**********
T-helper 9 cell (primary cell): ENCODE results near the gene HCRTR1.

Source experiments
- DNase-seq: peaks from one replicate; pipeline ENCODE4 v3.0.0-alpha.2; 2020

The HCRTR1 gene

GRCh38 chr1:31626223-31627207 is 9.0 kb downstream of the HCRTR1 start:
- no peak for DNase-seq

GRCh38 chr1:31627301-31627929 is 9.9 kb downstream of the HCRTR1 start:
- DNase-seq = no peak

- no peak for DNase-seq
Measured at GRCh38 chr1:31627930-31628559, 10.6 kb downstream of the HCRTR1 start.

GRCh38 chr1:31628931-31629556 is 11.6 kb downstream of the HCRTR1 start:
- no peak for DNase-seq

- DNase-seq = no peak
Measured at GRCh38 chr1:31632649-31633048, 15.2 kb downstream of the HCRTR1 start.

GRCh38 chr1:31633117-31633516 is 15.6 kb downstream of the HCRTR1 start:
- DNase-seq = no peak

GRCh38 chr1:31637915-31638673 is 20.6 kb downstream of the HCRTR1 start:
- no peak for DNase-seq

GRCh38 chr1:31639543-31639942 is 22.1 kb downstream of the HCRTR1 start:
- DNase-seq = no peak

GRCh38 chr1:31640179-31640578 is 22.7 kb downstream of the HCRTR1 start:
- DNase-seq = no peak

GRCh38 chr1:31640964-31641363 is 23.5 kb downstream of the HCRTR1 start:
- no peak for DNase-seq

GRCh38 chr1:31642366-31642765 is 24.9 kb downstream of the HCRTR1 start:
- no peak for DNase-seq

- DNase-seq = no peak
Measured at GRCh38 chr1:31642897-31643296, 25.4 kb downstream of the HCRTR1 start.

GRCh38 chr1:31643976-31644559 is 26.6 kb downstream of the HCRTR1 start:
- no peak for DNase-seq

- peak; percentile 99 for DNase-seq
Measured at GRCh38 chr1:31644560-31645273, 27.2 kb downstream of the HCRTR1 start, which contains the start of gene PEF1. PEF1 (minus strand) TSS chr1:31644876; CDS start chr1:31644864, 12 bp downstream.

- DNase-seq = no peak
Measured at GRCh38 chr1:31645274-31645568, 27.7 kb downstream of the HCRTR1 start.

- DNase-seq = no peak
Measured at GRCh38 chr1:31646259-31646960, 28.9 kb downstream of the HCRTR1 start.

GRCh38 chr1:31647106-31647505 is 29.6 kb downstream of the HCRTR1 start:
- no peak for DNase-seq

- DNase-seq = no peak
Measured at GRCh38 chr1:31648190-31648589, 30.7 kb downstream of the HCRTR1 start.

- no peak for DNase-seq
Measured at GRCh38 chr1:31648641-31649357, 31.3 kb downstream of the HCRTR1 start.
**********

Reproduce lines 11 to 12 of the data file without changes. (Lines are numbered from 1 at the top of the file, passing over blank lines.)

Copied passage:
GRCh38 chr1:31628931-31629556 is 11.6 kb downstream of the HCRTR1 start:
- no peak for DNase-seq